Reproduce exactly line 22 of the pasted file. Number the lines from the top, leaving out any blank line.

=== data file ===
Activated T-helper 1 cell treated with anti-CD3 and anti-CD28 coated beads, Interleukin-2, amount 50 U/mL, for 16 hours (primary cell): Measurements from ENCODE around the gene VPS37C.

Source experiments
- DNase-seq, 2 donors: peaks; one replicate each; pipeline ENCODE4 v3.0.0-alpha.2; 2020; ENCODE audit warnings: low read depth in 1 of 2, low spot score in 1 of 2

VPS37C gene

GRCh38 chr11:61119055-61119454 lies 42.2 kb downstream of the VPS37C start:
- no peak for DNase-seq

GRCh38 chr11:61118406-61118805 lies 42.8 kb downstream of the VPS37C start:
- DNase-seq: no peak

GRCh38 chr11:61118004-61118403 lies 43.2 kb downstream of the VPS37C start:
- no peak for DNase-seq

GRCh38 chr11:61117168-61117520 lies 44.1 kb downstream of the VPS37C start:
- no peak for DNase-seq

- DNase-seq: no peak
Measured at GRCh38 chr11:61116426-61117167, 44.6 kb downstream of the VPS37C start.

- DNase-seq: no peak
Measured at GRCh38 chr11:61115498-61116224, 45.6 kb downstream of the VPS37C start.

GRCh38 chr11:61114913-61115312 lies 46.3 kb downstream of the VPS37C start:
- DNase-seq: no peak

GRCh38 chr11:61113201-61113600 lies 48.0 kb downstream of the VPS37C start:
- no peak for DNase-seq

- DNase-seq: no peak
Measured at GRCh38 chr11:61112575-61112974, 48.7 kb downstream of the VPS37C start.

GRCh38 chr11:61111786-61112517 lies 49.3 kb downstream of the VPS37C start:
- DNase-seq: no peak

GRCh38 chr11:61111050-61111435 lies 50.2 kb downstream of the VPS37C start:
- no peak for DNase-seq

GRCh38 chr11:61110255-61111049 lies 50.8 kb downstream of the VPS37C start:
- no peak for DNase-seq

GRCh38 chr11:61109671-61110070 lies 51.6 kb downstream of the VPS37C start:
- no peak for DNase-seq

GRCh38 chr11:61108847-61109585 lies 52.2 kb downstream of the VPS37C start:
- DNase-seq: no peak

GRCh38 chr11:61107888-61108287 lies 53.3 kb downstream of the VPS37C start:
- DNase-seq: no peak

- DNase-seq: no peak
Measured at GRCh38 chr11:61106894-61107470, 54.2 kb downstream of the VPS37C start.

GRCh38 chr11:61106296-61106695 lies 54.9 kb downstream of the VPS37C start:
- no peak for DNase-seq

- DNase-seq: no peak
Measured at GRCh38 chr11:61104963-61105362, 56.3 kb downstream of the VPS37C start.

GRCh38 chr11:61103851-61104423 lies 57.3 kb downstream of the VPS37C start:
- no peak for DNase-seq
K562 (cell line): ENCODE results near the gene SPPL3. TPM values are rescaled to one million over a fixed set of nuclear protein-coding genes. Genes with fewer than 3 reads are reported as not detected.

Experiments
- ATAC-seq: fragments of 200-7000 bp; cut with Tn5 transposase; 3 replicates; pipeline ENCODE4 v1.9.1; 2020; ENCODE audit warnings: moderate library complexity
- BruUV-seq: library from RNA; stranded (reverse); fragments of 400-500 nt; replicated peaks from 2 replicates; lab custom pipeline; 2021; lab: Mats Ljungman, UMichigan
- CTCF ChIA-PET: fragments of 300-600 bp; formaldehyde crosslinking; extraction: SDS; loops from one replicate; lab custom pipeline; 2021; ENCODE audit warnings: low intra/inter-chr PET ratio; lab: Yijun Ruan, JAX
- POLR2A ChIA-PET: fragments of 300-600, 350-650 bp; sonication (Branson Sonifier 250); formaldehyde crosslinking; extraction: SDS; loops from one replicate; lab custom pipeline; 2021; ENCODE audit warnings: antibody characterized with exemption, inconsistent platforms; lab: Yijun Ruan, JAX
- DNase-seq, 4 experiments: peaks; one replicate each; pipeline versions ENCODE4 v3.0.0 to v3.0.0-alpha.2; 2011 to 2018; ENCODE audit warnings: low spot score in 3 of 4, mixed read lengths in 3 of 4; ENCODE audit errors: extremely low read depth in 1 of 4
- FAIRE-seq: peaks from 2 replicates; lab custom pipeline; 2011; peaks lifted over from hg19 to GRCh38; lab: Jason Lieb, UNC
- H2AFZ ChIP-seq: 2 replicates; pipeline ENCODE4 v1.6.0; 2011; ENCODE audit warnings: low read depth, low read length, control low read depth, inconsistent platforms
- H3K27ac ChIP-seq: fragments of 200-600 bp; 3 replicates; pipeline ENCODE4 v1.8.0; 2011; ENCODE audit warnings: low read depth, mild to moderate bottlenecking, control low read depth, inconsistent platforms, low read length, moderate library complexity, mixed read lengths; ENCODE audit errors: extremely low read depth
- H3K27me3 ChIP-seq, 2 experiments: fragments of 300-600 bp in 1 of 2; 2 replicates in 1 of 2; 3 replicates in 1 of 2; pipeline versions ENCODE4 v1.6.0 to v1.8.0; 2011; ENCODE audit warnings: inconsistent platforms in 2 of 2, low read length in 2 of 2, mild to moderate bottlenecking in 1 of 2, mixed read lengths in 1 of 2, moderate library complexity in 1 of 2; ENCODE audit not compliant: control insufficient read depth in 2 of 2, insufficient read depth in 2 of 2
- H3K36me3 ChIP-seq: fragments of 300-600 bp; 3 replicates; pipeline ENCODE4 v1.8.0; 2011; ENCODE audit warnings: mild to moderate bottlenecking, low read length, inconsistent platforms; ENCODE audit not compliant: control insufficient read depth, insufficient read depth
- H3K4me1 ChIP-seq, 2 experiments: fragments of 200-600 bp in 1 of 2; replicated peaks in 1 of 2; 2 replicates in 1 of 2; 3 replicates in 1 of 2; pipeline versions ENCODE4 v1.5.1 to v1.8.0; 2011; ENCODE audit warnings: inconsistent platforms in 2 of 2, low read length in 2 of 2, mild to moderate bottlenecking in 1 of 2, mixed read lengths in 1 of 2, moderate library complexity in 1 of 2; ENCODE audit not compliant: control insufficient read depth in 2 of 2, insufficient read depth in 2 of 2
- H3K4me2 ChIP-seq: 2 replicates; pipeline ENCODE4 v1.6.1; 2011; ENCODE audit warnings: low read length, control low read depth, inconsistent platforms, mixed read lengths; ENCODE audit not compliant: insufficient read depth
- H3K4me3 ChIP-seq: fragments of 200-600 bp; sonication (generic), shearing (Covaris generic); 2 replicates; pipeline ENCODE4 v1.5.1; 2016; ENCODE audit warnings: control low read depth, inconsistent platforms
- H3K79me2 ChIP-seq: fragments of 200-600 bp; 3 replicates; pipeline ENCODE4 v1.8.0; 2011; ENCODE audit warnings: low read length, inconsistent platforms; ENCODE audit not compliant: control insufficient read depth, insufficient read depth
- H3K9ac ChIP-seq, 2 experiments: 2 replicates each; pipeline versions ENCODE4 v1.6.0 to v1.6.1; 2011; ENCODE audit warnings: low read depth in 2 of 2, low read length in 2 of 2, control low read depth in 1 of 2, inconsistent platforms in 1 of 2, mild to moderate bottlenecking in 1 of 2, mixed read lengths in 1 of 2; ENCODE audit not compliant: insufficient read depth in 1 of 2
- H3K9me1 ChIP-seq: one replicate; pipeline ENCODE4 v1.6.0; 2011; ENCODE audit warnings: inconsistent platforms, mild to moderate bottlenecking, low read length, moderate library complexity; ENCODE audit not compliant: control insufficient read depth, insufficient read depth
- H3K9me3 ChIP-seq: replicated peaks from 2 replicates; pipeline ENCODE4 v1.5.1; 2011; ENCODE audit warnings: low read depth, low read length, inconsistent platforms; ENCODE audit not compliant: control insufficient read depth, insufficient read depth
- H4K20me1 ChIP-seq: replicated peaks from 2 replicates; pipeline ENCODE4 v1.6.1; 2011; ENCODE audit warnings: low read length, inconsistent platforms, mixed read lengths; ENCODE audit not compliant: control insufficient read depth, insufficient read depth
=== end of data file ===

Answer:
Measured at GRCh38 chr11:61112575-61112974, 48.7 kb downstream of the VPS37C start.